Mr. Ruiz has achieved quite a lot of goals at AMD, including market share increase, expansion of design centers and manufacturing facilities, starting platform-oriented strategy with the acquisition of ATI Technologies, building relations with key customers and transforming AMD into a respected supplier of commercial and enterprise-class components.

“Under Hector’s strong leadership, AMD drove the industry adoption of pervasive 64-bit and multicore computing, became a trusted enterprise-class partner to leading technology suppliers and significantly expanded its global footprint in high-growth markets like China,” said Robert Palmer, lead independent director.

But there are failures too. Even though under the rule of Mr. Ruiz AMD managed to increase its market share rather considerably from about 18% to approximately 23%, the key technologies that helped AMD to transform into a leading CPU maker from an underdog – HyperTransport, K7 and K8 micro-architectures – were developed under the supervision of the previous chief executive and the founder of AMD, Jerry Sanders.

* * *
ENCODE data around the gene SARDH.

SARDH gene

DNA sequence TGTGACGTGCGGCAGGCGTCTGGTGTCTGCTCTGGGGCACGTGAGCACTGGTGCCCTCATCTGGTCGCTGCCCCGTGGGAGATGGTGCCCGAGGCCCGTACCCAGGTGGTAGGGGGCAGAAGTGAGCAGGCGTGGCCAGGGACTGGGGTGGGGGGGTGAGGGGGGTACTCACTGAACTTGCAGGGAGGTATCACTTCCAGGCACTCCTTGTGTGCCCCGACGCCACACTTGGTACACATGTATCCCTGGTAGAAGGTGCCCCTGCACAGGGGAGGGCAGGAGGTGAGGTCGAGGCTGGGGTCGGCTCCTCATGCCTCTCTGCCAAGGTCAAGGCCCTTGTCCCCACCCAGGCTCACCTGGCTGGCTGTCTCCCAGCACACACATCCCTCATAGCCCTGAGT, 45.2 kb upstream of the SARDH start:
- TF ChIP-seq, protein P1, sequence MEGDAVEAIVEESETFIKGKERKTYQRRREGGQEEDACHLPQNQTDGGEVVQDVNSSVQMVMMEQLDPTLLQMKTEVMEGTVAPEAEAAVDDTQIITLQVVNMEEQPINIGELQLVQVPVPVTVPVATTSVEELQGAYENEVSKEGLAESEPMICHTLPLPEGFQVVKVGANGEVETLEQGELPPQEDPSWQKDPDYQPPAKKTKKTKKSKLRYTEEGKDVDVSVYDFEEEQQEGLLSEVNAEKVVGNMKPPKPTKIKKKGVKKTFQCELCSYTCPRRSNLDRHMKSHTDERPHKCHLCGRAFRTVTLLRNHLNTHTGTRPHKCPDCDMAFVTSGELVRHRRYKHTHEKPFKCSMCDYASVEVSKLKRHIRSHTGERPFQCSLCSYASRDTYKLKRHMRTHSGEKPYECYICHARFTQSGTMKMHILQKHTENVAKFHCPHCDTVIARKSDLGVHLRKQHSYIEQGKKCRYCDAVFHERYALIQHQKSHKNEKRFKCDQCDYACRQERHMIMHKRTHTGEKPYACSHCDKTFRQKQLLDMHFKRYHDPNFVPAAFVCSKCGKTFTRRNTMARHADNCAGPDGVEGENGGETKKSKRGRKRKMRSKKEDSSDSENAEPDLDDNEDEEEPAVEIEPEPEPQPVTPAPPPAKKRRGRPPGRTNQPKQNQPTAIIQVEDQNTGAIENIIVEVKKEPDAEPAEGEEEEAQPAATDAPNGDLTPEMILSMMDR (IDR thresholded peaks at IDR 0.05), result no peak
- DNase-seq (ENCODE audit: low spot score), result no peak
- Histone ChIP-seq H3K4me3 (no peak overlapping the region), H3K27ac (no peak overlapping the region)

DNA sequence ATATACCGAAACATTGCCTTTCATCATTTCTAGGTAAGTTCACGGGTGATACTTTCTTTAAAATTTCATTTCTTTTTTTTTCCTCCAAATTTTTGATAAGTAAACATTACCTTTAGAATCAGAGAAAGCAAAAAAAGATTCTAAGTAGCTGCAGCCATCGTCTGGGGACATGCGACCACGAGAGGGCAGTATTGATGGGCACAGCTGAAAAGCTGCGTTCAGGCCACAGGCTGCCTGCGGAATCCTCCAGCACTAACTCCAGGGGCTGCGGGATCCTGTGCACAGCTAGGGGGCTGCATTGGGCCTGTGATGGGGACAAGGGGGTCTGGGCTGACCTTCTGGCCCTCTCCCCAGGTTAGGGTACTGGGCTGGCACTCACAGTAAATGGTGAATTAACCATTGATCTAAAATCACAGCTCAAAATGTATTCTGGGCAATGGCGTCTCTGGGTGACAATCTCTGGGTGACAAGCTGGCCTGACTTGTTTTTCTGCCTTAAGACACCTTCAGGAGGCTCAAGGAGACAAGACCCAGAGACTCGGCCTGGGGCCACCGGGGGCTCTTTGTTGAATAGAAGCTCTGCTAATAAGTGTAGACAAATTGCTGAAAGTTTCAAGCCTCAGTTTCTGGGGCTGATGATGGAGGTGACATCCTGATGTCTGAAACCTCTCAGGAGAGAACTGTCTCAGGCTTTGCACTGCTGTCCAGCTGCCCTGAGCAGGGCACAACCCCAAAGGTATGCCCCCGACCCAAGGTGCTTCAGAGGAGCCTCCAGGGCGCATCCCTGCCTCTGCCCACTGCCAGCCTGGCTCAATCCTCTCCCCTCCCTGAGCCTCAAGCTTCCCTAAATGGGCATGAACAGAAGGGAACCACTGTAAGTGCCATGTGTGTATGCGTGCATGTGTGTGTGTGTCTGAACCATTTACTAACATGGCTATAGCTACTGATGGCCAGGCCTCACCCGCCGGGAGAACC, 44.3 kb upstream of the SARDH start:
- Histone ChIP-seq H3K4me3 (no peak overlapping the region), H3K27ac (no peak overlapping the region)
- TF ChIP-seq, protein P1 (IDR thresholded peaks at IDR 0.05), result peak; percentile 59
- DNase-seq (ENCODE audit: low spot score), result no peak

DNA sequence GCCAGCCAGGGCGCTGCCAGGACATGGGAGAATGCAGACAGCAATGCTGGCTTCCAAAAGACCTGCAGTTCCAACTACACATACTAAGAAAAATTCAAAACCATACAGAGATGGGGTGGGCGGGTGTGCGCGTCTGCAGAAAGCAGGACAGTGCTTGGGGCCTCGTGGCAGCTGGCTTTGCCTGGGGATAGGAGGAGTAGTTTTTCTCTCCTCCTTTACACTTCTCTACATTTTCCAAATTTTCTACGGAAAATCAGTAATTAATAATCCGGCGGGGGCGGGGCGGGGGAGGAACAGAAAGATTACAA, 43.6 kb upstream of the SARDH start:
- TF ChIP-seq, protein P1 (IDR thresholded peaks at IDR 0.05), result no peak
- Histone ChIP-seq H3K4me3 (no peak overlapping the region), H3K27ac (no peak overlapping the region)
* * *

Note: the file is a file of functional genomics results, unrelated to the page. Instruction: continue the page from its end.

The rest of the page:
Hector Ruiz also could not fix several fundamental issues that AMD has always had. The ramp up of new processor micro-architectures has always took a considerable amount of time at AMD and the delays of chips based on K10 micro-architecture with up to four processing engines is a good proof for that. Additionally, transitions to new manufacturing technologies have also been slow at AMD and current uncertainties with 45nm transition are a clear evidence for the issue.

Dirk Meyer: From Technologist to Executive